If you want to mix photos with your video footage, you likely have far more pixels than you need. While you could just dump them into the timeline as is, this will increase the rendering time of the final sequence and slow down your edit. By preprocessing your footage, you can ensure the best results.
The problem for most video pros is determining how to size the image. Too little information and the picture goes soft. Too much and you’ll slow down the edit. The solution is to know your intended editing resolution as well as your needs.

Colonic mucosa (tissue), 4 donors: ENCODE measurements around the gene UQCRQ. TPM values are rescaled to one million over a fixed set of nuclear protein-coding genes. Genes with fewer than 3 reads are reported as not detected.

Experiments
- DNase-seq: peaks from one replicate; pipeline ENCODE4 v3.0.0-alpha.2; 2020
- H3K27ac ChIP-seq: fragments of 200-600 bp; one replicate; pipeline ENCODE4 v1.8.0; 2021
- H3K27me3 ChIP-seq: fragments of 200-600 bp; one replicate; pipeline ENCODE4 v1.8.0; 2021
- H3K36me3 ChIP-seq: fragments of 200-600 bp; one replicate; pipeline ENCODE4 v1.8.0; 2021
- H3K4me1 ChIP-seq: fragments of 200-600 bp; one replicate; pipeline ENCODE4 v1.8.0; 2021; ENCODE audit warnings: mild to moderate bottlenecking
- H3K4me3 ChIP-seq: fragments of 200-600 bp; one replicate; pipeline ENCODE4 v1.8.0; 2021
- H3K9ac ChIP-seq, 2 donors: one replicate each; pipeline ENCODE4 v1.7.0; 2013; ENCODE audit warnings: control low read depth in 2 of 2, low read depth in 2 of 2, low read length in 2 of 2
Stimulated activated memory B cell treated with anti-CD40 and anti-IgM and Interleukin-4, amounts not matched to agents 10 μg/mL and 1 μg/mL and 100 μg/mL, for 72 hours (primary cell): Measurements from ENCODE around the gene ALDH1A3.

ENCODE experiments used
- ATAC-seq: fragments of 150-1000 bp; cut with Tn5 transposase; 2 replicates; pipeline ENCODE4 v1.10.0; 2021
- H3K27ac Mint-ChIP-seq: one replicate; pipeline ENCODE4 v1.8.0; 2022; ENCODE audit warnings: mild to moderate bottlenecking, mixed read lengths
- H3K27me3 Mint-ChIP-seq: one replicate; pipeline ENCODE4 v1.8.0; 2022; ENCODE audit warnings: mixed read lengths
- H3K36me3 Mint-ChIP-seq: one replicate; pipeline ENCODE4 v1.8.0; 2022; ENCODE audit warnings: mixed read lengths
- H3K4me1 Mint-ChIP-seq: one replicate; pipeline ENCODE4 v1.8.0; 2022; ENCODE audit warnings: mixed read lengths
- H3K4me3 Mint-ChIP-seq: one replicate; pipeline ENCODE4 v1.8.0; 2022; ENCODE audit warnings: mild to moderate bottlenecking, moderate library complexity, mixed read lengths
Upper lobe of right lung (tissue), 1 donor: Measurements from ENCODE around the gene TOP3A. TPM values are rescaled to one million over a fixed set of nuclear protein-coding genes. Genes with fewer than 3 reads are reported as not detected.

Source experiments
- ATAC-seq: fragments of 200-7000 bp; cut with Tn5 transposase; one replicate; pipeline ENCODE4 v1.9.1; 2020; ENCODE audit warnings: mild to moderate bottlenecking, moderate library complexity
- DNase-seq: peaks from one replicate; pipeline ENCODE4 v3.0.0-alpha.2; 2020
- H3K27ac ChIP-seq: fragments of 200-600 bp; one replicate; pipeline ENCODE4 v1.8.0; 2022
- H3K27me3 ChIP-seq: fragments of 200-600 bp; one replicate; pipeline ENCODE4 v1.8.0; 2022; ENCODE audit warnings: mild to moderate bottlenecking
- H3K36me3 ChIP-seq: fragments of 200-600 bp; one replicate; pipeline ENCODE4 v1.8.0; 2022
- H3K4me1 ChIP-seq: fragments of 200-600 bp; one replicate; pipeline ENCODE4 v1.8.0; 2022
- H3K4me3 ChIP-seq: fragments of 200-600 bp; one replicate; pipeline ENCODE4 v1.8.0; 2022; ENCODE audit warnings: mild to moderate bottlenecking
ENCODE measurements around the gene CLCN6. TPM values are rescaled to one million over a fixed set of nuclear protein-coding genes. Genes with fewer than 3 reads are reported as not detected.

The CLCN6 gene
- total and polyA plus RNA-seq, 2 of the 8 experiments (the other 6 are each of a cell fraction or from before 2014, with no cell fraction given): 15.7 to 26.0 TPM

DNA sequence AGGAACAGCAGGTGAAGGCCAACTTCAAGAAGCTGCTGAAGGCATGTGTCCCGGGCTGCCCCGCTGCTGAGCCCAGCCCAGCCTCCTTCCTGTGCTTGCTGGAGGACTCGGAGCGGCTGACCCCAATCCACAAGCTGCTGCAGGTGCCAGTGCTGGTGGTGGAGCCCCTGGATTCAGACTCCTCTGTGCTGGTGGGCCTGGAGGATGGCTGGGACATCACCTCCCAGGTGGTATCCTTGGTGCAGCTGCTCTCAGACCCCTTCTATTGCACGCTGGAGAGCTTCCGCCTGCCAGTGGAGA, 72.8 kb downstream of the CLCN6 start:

If you intend to edit the photos into the timeline, then size them precisely. There are two sizes for HD sequences.
• 1080p = 1920×1080 pixels
• 720p = 1280×720 pixels
For best results, use the Crop tool on an open image. Simply enter the target size into the options bar and crop the photo. You can leave the resolution field empty as only the dimensions matter for video graphics.
Many editors want to perform a pan-and-scan or documentary-style motion effect on their photos. To do so, you’ll need extra pixels. For example, say you are working in a show for a 1080p project and want to do a slow zoom on the photo. Take the width of the image (video images are always wider) and multiply it by the zoom level:
- 1920 pixels x 3 (for a 3x zoom) = 5760 pixels
Use the Crop tool method described previously or the Image Size menu command. Total pixel count is what matters.